Writing for the Wall Street Journal today, Sarah Palin unfurls the fiscal “road map” prepared by Representative Paul Ryan of Wisconsin, and likes where it leads.
She didn’t much care for the recommendations of the President’s bipartisan deficit reduction panel, co-chaired by Erskine Bowles and Alan Simpson, although she commends the authors for taking the problem seriously. “The report shows we’re much closer to the budgetary breaking point than previously assumed,” Palin says. “The Medicare Trust Fund will be insolvent by 2017. As early as 2025, federal revenue will barely be enough to pay for Social Security, Medicare, Medicaid and interest on our national debt. With spending structurally outpacing revenue, something clearly needs to be done to avert national bankruptcy.”
I personally think 2017 and 2025 are generous assessments of the fiscal “doomsday” date, because those dates don’t properly account for the dynamic affects of a shrinking economy as fiscal collapse approaches. If we don’t get on a road map to fiscal sanity very soon, we’re going to arrive in 2017 on a roller coaster, picking up speed as it rattles down the tracks.
Palin judges the deficit commission’s report inadequate because it leaves three major financial tumors largely untreated: Social Security, ObamaCare, and our incredibly convoluted tax system. The commission would address Social Security by raising the retirement age, long after the point where the system would have become insolvent – and even at that, it would be making an already rotten deal for future retirees even worse. Ryan’s “Roadmap For America’s Future,” on the other hand, offers a program for younger workers to opt into a private retirement account, while preserving existing benefits for those 55 and older. There is, quite frankly, no other approach that will save the system.
“On health care,” Palin continues, the Roadmap “would replace ObamaCare with a new system in which people are given greater control over their own health-care spending. It achieves this partly through creating medical savings accounts and a new health-care tax credit – the only tax credit that would be left in a radically simplified new income tax system that people can opt into if they wish.” It also reforms Medicare for those under 55 into a “voucher with which people can purchase their own care.” The one thing we’ve never tried to do, in the course of “reforming” health care, is give individuals more control over it, coupled with more incentives for health care providers to win their business through competition.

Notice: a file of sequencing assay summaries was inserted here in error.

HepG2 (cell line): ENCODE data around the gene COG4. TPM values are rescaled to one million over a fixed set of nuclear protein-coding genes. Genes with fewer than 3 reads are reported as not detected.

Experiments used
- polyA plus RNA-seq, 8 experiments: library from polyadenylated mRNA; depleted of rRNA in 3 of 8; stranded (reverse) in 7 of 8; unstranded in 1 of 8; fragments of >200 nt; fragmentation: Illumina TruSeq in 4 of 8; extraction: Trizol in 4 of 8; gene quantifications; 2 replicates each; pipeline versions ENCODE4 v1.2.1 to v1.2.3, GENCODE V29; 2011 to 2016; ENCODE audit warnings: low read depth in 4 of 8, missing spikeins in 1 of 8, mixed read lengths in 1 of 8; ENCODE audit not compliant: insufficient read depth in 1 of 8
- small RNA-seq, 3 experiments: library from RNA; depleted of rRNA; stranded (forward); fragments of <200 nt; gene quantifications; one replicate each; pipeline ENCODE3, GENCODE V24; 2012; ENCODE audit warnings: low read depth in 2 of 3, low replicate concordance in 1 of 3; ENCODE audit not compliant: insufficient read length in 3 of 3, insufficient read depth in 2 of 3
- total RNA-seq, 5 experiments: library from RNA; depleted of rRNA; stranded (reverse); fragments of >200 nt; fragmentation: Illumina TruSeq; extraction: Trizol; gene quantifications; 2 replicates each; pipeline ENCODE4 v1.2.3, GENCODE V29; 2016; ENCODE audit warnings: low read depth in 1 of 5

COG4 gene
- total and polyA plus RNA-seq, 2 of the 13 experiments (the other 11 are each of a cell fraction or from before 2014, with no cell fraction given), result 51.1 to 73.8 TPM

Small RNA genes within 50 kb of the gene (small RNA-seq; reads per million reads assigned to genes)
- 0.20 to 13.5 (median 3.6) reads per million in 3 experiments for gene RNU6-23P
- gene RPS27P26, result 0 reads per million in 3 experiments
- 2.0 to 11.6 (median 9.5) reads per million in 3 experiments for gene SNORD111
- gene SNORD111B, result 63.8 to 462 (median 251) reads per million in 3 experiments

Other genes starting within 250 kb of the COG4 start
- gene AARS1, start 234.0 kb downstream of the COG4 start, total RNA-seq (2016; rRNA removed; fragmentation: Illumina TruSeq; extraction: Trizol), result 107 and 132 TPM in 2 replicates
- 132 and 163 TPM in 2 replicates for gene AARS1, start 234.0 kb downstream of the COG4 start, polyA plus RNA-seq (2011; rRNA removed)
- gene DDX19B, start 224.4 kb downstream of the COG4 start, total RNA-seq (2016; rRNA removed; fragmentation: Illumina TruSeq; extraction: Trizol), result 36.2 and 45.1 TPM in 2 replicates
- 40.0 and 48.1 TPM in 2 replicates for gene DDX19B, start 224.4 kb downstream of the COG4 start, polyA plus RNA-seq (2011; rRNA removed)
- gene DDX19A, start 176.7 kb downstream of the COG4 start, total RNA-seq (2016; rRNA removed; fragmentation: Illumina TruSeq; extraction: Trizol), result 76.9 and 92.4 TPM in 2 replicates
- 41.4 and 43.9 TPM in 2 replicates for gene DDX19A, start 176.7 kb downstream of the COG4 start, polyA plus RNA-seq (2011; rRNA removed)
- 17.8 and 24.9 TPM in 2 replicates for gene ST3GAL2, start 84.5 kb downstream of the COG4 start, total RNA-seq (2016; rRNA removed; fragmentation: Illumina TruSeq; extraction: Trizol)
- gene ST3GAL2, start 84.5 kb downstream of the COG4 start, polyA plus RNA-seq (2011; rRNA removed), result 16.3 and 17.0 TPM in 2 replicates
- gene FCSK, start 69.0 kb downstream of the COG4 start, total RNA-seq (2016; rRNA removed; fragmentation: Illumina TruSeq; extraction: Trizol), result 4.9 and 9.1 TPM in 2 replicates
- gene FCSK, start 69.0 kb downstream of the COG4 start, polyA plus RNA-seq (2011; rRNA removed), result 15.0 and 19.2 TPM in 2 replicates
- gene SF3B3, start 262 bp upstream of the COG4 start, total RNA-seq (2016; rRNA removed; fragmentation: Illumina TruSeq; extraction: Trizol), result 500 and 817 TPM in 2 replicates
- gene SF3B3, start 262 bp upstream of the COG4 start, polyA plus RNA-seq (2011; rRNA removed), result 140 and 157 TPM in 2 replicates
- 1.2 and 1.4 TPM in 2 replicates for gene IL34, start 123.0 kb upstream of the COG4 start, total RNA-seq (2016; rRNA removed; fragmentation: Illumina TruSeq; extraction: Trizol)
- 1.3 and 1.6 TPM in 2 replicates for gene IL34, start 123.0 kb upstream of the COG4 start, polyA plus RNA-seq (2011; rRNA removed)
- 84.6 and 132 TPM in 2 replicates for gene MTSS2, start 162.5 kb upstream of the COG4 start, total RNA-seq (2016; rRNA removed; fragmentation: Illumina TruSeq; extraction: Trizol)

On taxes, the Ryan plan would “replace our high and anticompetitive corporate income tax with a business consumption tax of just 8.5%. The overall tax burden would be limited to 19% of GDP (compared to 21% under the deficit commission’s proposals).” From World War II to the 1970s, the government spent less than 20% of GDP. Our fiscal health went terminal when that limit was exceeded. There is a school of economic thought that suggests it’s essentially impossible for any government to indefinitely sustain spending beyond the 20% threshold, as the recessive effects of excessive taxation and spending cause the economy to begin deflating. I think we’ve gotten close enough to proving this theory to suspend the experiment.
Ryan’s plan also simplifies the tax system to two rates, 10% for single filers up to $50,000 or joint filers up to $100,000, and 25 percent for higher amounts, with a generous standard deduction. It eliminates double taxation on savings, investments, and estates, taxing only income. Aside from the health care credit, the rest of the complex maze of deductions, subsidies, and penalties that turn our current tax code into an instrument of social control are eliminated.
“Together these reforms help to secure our entitlement programs for the 21st century,” Palin concludes. “According to the Congressional Budget Office (CBO), the Roadmap would lead to lower deficits and a much lower federal debt. The CBO estimates that under current spending plans, our federal debt would rise to 87% of GDP by 2020, to 223% by 2040, and to 433% by 2060. Under Rep. Ryan’s Roadmap, the CBO estimates that debt would rise much more slowly, peaking at 99% in 2040 and then dropping back to 77% by 2060.”
It’s important to see one of the most popular figures in the conservative movement throwing her weight behind a carefully thought-out set of proposals like Ryan’s. As Palin concedes, the Roadmap for America’s Future isn’t perfect, but it’s clearly not a bunch of cockamamie ideas Ryan tossed out in a beer-fueled rant after realizing he couldn’t handle Speaker Nancy Pelosi for one more instant. Ryan’s ideas are also consonant with a lot of interesting things Mike Pence has been saying lately.
The common liberal knock on the Tea Party movement in general, and Sarah Palin in particular, is that they have no ideas, only complaints and sound bites. Palin expresses her own concrete proposals on a regular basis, and now she’s signing on to the reinforced concrete of Paul Ryan’s comprehensive plan. As Americans watch the Democrats dissolve in a petulant meltdown over their own childish demands, economic fantasies, and utter irresponsibility, they would do well to learn that people like Palin, Ryan, and Pence are the adults in the room.
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